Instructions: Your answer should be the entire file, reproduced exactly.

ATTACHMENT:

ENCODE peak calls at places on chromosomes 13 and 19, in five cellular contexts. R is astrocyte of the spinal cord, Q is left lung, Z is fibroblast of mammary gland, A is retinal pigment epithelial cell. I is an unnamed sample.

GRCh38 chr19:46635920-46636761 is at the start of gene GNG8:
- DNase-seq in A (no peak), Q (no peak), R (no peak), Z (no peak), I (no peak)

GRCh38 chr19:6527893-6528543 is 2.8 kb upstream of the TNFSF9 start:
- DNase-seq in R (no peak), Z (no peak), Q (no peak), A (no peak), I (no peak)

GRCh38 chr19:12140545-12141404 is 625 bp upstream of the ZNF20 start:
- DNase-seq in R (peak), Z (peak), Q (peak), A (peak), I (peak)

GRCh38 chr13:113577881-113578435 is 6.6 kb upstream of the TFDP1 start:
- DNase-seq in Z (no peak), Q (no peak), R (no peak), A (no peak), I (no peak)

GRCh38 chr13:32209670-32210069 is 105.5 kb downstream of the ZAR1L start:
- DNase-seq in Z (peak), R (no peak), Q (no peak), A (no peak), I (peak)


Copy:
ENCODE peak calls at places on chromosomes 13 and 19, in five cellular contexts. R is astrocyte of the spinal cord, Q is left lung, Z is fibroblast of mammary gland, A is retinal pigment epithelial cell. I is an unnamed sample.

GRCh38 chr19:46635920-46636761 is at the start of gene GNG8:
- DNase-seq in A (no peak), Q (no peak), R (no peak), Z (no peak), I (no peak)

GRCh38 chr19:6527893-6528543 is 2.8 kb upstream of the TNFSF9 start:
- DNase-seq in R (no peak), Z (no peak), Q (no peak), A (no peak), I (no peak)

GRCh38 chr19:12140545-12141404 is 625 bp upstream of the ZNF20 start:
- DNase-seq in R (peak), Z (peak), Q (peak), A (peak), I (peak)

GRCh38 chr13:113577881-113578435 is 6.6 kb upstream of the TFDP1 start:
- DNase-seq in Z (no peak), Q (no peak), R (no peak), A (no peak), I (no peak)

GRCh38 chr13:32209670-32210069 is 105.5 kb downstream of the ZAR1L start:
- DNase-seq in Z (peak), R (no peak), Q (no peak), A (no peak), I (peak)